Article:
Krakow is probably one of the dreamiest and gorgeous cities you’ll ever step into. There is magic everywhere- be it the streets, the castle or the small cozy bars. This dragon’s city is a perfect mix of the ancient- with its medieval architecture and design- and the new- with its young student population! Happy and friendly, the locals were some of the coolest people you will see around Central Europe. I explored Krakow over a day and a half- and I promise, Krakow by the day is magic and by night, it is a dream. The minute you enter the Old Town post sunset, the entire place seems like a fairy-tale set up! There are castles, churches, beautiful pointed structures and white horse carriages!
Transportation: Krakow on Foot
I stayed a simple and cheap youth hostel with my friends and walked to pretty much everywhere I could. The transportation system here seems standard and easy to get a hang of. Depending on the duration of your stay, you may or may not decide to take a weekend or a month ticket. There are comfortable trams and buses available. However, if you are active and love exploring, I’d recommend gallivanting across this city on foot! There is so much to see and such scenic beauty to capture. You might enter a wrong lane, but you wont be disappointed. I walked into this tiny alley, quite lost, honestly, only to turn up in front of a wall which had poetry being projected on it!
Quick Tip: Pick up a map from a store or a tourist walk, they are accurate, very easy to figure out and it even might lead you to a treasure!
Night Life and Food:
The night life of Krakow is exciting and full of new experiences irrespective of what day of the week it is. Being a student city, one can find innumerable cheap and fun bars, clubs and karaoke bars. Florianska’s Gate street is the best place to start while looking for a perfect place. It is full of small kebab and burger stalls as well as youth bars. You might find many discount cards which guarantee beers at a very affordable price. ‘Bar Hopping’ in less than 20 zloty is very common and a great way to meet locals and backpackers. The Jewish Square is another place where one might find old and traditional cafes and bars as well as street food stalls with different types of meats barbecued right in front of you! It is an experience worth having.
What to see: Let’s get our tourist on!
Krakow is full of tourist-y things. Be is about culture, food, history, architecture, or well, dragons and mystery!
The Cloth Market
Krakow is the old capital of Poland (and lost this title to Warsaw eventually, Poland’s current capital). The Cloth Market was the center for trade and business in the medieval ages. Tradesmen and craftsmen would meet here from time to time and carry on business. It is a beautiful long building which stands out in the city’s Old Town. Perpetually crowded with people, it has a very local feel to it. You might find interesting food vendors outside this place and all for less than 10 zloty which is about 4 AUD! Inside the building, you will see walls and ceilings creatively decorated with emblems of the various cities in Poland. This area is full of small shops and ideal for souvenir shopping! Right from ‘I love Krakow’ caps to coasters, postcards to small games and scarfs, this place has a lot to see.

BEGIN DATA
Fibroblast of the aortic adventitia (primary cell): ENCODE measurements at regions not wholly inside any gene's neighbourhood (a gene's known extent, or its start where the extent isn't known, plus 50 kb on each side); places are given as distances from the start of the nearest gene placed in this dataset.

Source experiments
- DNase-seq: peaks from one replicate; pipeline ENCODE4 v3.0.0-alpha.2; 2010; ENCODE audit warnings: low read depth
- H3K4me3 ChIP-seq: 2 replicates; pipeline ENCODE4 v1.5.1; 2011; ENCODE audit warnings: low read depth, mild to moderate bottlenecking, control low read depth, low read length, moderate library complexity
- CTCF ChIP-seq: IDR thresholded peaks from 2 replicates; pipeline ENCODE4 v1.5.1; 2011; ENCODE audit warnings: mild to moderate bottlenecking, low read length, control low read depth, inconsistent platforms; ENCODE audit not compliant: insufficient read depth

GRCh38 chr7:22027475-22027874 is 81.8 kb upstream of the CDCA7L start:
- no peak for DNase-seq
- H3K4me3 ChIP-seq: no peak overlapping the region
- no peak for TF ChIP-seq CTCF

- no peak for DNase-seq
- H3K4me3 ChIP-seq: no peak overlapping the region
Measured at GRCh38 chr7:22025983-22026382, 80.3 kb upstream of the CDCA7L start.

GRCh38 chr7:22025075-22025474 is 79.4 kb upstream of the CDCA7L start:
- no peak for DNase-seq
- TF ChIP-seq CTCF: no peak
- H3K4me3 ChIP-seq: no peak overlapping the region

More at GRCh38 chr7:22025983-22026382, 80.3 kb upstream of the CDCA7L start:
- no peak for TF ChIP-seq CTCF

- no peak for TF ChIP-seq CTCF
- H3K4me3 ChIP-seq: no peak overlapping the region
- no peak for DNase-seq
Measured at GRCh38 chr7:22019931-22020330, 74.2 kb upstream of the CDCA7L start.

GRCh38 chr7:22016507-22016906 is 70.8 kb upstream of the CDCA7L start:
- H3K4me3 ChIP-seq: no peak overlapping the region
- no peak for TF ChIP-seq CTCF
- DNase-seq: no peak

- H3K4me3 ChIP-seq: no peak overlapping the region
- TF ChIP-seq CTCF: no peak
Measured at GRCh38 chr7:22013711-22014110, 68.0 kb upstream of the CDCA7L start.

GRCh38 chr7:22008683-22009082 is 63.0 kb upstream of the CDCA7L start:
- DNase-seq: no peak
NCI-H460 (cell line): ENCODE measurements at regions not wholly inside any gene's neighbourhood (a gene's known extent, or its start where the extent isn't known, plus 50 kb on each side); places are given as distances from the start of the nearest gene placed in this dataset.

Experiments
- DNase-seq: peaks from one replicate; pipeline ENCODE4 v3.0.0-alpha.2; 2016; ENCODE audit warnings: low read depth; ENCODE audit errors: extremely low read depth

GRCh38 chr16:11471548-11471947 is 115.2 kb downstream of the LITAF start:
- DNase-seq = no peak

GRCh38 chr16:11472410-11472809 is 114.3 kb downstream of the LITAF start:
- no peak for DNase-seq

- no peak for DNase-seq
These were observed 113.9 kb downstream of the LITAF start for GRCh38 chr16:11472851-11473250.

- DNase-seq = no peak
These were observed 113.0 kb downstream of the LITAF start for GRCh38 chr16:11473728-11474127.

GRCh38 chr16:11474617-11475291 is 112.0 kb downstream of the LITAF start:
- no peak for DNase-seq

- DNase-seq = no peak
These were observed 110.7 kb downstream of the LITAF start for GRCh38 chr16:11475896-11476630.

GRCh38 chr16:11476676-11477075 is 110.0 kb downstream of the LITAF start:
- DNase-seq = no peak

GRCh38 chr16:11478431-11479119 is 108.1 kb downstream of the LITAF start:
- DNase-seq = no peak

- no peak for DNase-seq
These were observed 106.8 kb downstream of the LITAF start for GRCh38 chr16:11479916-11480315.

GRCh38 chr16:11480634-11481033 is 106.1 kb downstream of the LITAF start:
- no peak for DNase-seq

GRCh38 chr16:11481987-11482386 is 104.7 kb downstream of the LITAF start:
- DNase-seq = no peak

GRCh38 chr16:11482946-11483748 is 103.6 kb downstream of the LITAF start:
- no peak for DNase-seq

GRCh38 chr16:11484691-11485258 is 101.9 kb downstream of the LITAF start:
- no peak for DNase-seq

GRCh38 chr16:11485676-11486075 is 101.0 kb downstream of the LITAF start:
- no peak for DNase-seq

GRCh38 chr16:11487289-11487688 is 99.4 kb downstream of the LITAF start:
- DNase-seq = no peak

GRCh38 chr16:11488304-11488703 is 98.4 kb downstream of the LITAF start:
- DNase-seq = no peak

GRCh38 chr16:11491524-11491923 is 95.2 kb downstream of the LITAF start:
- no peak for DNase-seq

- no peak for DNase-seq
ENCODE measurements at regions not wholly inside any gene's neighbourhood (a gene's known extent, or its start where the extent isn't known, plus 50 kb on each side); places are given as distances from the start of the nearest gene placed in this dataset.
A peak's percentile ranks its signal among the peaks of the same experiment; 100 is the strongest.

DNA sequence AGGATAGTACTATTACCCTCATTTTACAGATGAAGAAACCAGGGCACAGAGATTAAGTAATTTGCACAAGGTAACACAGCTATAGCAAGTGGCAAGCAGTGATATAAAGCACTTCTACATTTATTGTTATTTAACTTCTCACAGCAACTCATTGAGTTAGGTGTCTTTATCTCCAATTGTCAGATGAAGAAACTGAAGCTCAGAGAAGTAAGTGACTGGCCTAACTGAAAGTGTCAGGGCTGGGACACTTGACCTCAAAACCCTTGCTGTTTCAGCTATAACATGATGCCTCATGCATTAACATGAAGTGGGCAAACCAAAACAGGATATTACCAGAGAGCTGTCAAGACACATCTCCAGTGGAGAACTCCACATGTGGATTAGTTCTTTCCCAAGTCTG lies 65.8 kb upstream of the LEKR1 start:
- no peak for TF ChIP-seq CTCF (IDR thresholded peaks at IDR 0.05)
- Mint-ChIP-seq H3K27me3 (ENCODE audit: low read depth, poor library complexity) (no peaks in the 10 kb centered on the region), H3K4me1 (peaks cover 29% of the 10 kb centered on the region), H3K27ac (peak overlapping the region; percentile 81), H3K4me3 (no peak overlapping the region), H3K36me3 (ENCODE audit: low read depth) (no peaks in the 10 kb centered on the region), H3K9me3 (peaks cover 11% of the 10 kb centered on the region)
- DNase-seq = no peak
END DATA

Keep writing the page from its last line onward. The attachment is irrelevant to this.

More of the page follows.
The Wawel Castle
With a history and architecture so grand, I promise you will leave this castle feel a little too happy and very satisfied with the beauty around you. I visited this place twice- first, on a light rainy day with a free walking tour group and again, on the very next day to enjoy its serenity by myself. This castle has a few strange yet interesting stories attached to it and my favorite one was about a dragon! It involved a princess (of course!), a shepherd who saved her life and a very dangerous dragon with an affinity towards young girls! And thus, the symbol of Krakow came to be of a dragon in a castle. The castle faces a huge lake which adds to the mesmerizing feel while strolling down the roads. The Wawel Castle is a must visit.
St Mary’s Basilica
A Gothic architecture church, this one stands tall adjacent to the Main Market Square of Krakow. Consisting of two towers of different heights, this church has its fair share of stories and myths attached to it. Open to worship for all, there is no entry charge for the st Mary’s church. One cannot miss the hourly ‘hejnał’ or the trumpet call from the taller tower. It is an anthem played on the trumpet at the strike of every hour, four times in succession in each of the four directions! It is an ancient tradition that creates great excitement among the tourists in the vicinity.
Krakow Barbican and St Florianska Gate
This brick structure is hard to miss and marks a very important landmark for tourist. Built in the 15th century, the Barbican was constructed for defense purposes and marked the boundary of the city and thus was important from the trade and business point of view. It was connected to the Florianska Gate with the surrounding moat. Today, the Gate marks the primary entry into the Old Town and the Market Square. The Barbican is a monumental building which is used for special event and can be visited as a museum between April and October. A pretty site to see, one can spend time strolling around this area for some interesting food joints and enjoy the nature!
Overall, Krakow is a brilliant city to visit in Europe. This city promises to impress and satisfy the artist, the culture enthusiast, the traveler and the party hopper in you. Affordable hostels, gorgeous environment and great touristic monuments are sure to leave you spellbound.